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Approaches To Soloing

Darrin Koltow (383) · [archive]
Style: Theory/Reference · Level: Intermediate · Tempo: 120
Pages: 1 2

Approaches to soloing



By Darrin Koltow

MaximumMusician.com There are lots of books and teachers that can help you solo better. But what other resources are there to help you take your unaccompanied guitar expressions to the next level? How can the Internet help make you a better soloist?

What *is* soloing, anyway? And, what's the difference between soloing and improvisation?

What is soloing?



Soloing is when the singer stops singing, and *you* take over the melody line of a tune. That melody line may be one you worked out before you got on stage, or it may be one you're making up as you go. If you make it up as you go, you're *improvising*. So, improvisation is a specific kind of soloing.

We're going to focus on improvised soloing here, for a couple of reasons. First, working out a solo ahead of time memorizing it, in other words is a pretty straightforward process: you figure out what notes you're going to play, and then you rehearse them until you can play along with the chord changes, and without needing to read the notes.

Improvisation, on the other hand, requires the ability to think on your feet. It forces you to *think* musically. Maybe most important, improvised soloing delivers you a greater feeling of satisfaction and fulfillment than solos you write on paper first.

Where to start



One of the hang-ups that a lot of players have about learning to improvise is that they don't know where to start. They might know lots of theory, chords and scales. But when it comes to "winging" it, they don't know what to do.

The great thing about learning to improvise is that there are *many* ways of learning to do it. Some ways will be agreeable to you and others won't be.

If we narrow our focus to just talk about improvising a *melody*, instead of improvising harmonies, then it gets a bit easier: we can weed out the huge selection of approaches so we can focus on just a few.

Here are some approaches you can take to improvise a melody:

Fill in the blanks: You know those long pauses that some songs have, like Elton John's "Don't Let The Sun Go Down on Me," for example? Sing those songs; when you get to those long, sustained notes or long rests, sing something to "fill in the blanks."

Another approach: forget the melody, and learn to flow arpeggios over your favorite changes. In short, this means

- learning the chords to a song

- singing a chord tone from the first chord, and then ascending or descending through the remaining chord tones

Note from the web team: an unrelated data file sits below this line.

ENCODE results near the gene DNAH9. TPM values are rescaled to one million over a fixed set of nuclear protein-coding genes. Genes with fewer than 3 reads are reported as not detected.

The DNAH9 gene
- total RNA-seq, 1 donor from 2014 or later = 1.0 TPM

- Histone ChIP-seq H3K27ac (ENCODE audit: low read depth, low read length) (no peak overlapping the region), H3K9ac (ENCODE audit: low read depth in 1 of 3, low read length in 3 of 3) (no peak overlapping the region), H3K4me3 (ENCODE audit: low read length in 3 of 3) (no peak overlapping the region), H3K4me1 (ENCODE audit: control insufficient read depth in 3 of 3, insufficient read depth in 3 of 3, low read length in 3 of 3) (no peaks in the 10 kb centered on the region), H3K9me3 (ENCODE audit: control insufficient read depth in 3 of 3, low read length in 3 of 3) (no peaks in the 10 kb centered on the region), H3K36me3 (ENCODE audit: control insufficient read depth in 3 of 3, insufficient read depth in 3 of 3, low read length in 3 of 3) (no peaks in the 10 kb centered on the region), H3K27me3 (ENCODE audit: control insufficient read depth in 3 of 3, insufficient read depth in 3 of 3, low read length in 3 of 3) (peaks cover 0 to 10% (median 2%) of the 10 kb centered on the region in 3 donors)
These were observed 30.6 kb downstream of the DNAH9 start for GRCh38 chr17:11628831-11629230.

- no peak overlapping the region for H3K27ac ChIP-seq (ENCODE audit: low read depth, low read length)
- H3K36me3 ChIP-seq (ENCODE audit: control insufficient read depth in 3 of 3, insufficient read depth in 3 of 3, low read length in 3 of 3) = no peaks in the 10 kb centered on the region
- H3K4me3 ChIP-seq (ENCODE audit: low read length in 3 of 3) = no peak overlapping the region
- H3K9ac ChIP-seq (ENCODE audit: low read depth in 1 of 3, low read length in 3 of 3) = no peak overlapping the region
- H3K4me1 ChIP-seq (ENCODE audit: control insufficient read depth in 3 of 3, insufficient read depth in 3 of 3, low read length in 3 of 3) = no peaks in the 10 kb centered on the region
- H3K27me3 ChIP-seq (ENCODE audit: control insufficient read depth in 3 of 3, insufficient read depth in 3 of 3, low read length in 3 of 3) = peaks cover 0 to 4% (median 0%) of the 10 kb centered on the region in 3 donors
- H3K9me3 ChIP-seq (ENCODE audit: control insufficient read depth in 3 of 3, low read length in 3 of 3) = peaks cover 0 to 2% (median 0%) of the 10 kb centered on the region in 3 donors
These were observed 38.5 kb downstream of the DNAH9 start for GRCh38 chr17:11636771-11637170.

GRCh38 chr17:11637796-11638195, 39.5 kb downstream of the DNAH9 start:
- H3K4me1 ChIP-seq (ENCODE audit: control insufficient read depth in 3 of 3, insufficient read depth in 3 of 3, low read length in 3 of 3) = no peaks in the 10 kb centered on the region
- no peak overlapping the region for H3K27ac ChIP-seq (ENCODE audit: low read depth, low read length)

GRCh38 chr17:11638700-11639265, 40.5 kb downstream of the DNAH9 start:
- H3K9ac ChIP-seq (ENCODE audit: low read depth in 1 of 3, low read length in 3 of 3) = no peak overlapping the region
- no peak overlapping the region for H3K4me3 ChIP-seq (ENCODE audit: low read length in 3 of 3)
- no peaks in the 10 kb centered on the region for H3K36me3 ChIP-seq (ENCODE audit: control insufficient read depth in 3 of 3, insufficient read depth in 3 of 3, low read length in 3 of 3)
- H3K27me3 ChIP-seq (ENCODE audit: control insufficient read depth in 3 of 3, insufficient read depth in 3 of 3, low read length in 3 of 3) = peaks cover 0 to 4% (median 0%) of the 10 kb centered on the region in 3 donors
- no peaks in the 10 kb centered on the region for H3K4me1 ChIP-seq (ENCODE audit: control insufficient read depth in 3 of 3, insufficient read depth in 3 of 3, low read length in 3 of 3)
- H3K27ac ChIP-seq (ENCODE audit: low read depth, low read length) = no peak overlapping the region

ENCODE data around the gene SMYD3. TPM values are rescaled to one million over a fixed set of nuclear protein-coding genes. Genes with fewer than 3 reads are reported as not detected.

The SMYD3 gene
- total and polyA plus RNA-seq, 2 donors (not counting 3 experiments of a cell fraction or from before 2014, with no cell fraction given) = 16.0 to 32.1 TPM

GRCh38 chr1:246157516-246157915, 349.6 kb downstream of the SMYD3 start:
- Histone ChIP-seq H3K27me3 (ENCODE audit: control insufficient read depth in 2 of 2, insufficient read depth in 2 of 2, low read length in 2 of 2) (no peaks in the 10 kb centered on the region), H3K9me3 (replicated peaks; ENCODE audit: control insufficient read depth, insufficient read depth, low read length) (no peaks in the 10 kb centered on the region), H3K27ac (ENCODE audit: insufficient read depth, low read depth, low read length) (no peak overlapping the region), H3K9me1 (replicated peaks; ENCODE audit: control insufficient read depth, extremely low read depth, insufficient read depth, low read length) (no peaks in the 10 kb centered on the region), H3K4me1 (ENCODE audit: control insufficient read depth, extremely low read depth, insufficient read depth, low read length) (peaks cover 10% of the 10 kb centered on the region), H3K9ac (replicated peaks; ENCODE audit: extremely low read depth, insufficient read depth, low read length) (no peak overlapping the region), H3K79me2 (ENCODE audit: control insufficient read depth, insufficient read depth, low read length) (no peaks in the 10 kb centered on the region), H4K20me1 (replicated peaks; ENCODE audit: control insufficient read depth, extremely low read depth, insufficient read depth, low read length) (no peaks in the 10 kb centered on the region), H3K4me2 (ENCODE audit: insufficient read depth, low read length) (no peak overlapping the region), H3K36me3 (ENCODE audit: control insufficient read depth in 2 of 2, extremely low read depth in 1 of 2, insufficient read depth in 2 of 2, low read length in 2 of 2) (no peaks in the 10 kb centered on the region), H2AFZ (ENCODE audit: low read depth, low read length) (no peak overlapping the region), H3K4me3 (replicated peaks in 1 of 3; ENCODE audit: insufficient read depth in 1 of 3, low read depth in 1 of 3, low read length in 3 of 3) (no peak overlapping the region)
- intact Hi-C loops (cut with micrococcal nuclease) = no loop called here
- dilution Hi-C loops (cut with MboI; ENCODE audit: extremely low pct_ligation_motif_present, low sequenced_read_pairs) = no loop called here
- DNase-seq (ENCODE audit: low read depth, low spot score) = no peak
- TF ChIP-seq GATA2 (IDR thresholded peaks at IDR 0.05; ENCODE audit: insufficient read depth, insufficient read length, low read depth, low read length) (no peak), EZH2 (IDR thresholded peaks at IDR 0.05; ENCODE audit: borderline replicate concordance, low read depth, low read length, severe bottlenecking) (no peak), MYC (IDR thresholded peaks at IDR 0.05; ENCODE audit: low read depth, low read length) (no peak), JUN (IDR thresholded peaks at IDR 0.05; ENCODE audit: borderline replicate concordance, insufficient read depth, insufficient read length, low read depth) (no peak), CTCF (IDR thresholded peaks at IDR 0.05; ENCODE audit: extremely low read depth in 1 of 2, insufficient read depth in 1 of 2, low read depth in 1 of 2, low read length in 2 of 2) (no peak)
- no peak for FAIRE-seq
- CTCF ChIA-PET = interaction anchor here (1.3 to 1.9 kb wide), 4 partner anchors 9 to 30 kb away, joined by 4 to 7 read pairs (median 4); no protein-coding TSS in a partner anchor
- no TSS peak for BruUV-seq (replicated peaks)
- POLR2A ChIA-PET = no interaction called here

- then, when the chord changes, you flow right from the last chord tone of the previous chord, to the nearest chord tone of the new chord

When you actually do this, it feels a lot more fun and natural than reading about it. To learn more about this arpeggio flowing technique, check out these resources:

- The Improviser

- Chord Melody Workout

- Also, the Blues Triad Mastery lesson

- Michael Furstner's excellent JazClass, at http://www.jazclass.aust.com/im1.htm

Another approach to improvising: "Baby steps": over your favorite chord progression, start by playing just one pitch, repeated as often as you like, over each chord in the progression. Once you feel good about expressing yourself with one note, move on to two, then three, and so on.

And if you believe you can't make an effective solo from one note, B.B. King and Eric Clapton can say more with one note than some symphony orchestras can with a thousand.

Improv approach next: play riffs. These are short, catchy melody fragments. Pick 'em from any song and play over a chord progression. It doesn't matter if you take a phrase or riff from Somewhere Over the Rainbow and play it over the changes to Led Zeppelin's Whole Lotta Love. It may not even matter if the keys don't match. The point is to get playing over the changes, and listen to what you're doing.

Play chord scales: this is real similar to fill in the blanks, except you're playing chords instead of melodies. The idea is to play a scale with a chord attached to it. Here's a quick example, going from C to F



C

F


Notice we're also using the flowing concept here: when we hit the last melody note, A, in the first bar, we don't just go back to the root, F, of the next chord in the next bar. We *flow* from A to C. It's a small step, not a leap.

Another improv approach: learn *lots* of melodies, and let them naturally flow out of you when playing over an arbitrary chord progression.

This next approach is pretty cool. It takes some effort, but it can open your eyes to a universe of possibilities. It's kind of similar to the "Fill in the Blanks" approach described earlier: Sing along with a favorite tune.

Pick out a certain point in the song. When the singer on the recording sings a higher note from the previous one, you do the opposite: sing a note that descends. If the singer is descending from the previous note, you do the opposite again: you ascend. Practice doing this with just one part of the song. Then, when you "wear out" that part, move on to another part.